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Lublin (pronounce: Missing image

['lublin]) is the biggest city in eastern Poland and the capital of Lublin Voivodship with a population of 355,954 (2004).

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The first permanent settlement on the site of Lublin was located in the present suburbs of Czwartek and Dziesiąta between the 6th century and 7th century. In the 10th century and 11th century the Czwartek settlement developed into an important trade centre. In the 12th century a fortified settlement was established, to protect Polish lands from eastern invasions. It was at that time that the name Lublin first began to be used. The oldest historical document mentioning the name Lublin dates from 1198.

The city was a target of attacks by Tatars, Ruthenes, Yotvingians and Lithuanians and was destroyed a number of times. It received a city charter in 1317. Casimir the Great, appreciating the strategic importance of the site, built a masonry castle in 1341 and encircled the city with defensive walls.

In 1392 the city received an important trade privilege from king Władysław Jagiełło, and with the coming of the peace between Poland and Lithuania developed into a great trade centre carrying a large portion of commerce between the two countries. In 1474 the area around Lublin was combined to form the Lublin Voivodship. In the 15th century and 16th century the town grew rapidly. In Lublin the biggest trade fairs of the Polish-Lithuanian Commonwealth were held. During the 16th century the noble parliaments (sejm) were held in Lublin a number of times. On June 26, 1569, one of them proclaimed the Polish-Lithuanian Union (Lublin Union).

Some of the artists and writers of the Polish renaissance lived and worked in Lublin, including Sebastian Klonowic and Jan Kochanowski, who died in the city in 1584. In 1578 the Crown Tribunal was established in the city, this being the highest court of the Lesser Poland (Małopolska) region.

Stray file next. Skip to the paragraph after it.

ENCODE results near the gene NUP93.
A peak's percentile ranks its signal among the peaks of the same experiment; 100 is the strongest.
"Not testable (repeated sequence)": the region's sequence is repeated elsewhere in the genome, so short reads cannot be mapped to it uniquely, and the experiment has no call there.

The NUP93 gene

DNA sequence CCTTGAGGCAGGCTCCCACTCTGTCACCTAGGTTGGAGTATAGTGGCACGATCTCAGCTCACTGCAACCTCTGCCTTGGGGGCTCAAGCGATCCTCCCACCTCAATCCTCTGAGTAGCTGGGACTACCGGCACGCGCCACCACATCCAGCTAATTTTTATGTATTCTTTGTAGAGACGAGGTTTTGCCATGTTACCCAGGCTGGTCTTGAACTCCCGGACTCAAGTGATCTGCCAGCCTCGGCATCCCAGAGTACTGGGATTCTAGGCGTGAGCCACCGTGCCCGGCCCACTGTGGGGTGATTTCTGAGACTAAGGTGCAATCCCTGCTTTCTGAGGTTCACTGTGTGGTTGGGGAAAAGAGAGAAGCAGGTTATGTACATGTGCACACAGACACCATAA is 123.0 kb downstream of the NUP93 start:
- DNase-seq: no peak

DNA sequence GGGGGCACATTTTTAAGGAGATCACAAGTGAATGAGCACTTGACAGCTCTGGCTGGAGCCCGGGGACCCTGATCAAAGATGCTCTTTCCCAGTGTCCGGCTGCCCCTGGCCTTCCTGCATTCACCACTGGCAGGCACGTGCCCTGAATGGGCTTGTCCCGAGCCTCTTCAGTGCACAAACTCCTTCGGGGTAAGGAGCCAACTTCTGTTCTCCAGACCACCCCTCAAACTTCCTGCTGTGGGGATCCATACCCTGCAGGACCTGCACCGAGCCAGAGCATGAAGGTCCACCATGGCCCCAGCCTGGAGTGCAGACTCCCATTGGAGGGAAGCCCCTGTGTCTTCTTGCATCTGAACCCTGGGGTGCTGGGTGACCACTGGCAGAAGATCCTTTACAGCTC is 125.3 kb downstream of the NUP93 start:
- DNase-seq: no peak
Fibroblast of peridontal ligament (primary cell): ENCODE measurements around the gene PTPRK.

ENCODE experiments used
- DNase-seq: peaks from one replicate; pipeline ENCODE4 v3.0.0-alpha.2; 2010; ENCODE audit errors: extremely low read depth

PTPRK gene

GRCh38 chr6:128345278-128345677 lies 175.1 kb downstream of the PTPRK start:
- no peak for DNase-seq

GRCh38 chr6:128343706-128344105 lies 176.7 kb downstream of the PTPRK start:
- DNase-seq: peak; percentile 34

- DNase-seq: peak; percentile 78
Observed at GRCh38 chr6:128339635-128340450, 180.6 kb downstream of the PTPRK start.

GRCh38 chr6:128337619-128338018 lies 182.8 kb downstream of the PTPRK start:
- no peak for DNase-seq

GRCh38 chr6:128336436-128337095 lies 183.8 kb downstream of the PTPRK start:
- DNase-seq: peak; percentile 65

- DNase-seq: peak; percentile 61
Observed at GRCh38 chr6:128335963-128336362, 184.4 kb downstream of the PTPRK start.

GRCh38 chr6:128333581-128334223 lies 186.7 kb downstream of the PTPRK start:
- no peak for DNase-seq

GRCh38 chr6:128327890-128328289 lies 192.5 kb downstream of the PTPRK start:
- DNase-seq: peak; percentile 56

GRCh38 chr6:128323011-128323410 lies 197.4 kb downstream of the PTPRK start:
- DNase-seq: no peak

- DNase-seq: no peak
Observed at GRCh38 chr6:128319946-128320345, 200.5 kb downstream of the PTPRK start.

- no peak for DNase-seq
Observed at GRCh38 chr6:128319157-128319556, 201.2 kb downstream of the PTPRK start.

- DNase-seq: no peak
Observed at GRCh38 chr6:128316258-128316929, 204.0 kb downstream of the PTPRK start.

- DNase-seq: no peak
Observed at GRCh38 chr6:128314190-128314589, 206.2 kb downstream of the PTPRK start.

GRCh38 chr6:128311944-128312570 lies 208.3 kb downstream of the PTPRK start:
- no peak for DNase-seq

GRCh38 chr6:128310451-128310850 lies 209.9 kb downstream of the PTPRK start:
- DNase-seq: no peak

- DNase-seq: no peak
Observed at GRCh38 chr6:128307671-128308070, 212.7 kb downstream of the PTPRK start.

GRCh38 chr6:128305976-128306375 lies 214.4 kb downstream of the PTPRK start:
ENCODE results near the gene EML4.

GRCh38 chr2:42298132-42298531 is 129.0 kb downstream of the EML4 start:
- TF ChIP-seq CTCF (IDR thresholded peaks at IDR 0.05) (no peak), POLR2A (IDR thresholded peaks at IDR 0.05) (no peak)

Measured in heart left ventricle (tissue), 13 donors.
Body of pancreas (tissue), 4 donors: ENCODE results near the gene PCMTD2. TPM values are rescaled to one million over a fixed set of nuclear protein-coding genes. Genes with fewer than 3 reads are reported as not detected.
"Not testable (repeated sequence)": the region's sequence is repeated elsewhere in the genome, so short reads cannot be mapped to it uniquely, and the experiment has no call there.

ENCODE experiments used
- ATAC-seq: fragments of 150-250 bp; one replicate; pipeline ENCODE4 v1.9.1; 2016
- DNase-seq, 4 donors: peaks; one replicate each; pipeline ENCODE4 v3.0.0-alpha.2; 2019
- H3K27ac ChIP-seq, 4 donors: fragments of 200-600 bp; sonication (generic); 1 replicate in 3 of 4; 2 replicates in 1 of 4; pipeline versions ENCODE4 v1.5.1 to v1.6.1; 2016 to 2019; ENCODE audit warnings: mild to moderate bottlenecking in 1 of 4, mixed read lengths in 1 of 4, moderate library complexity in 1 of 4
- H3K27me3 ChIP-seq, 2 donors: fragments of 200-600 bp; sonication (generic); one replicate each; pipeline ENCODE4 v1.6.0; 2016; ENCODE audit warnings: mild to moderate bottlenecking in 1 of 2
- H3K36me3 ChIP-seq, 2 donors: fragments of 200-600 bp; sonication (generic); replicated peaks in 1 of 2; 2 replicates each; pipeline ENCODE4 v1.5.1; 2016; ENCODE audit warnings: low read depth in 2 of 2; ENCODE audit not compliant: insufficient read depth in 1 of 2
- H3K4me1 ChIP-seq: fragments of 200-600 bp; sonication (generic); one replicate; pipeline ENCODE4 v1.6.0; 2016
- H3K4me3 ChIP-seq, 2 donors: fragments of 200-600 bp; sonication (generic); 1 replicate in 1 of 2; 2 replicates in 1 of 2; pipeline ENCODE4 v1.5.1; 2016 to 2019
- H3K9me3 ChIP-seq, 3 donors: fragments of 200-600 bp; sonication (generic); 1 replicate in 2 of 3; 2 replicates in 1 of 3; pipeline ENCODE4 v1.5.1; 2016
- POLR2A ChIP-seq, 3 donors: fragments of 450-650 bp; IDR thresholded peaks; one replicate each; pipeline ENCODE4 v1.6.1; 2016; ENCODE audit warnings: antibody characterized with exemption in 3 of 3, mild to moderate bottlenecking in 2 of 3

Since the second half of the 16th century Reformation movements developed in Lublin, and a large congregation of Polish Brethren was present in the city. One of Poland's most important Jewish communities was also established in Lublin around this time. It continued to be a vital part of the city's life until the community ceased to exist during the Nazi Holocaust. Between 1580 and 1764 the Jewish Council of Four Lands Arba Aracot (Sejm of 4 countries) was held in Lublin. 70 delegates of Jewish local kahals met to discuss issue of taxations and other important for Jewish communities issues.

Students came to Lublin from all over Europe to study at the yeshiva there. The yeshiva became a centre of learning of both Talmud and Kaballah. The great scholarship of those who studied there led to the city being named the "Jewish Oxford"; the Rosh yeshiva received the title of rector and equal rights to those in Polish universities with the permission of the King in 1567.

In the 17th century, the town suffered a decline due to the Swedish invasion during the Northern Wars. After the Third of the Partitions of Poland in 1795 Lublin was located in Austrian Empire, then since 1809 in the Duchy of Warsaw, and then since 1815 in the Congress Poland under Russian rule. At the beginning of the 19th century a number of modern urban developments took place, with new squares, streets, and public buildings coming into existence. In 1877 a railway connection to Warsaw and Kovel was built, which spurred industrial development in the city. Lublin's population grew from 28,900 in 1873 to 50,150 in 1897.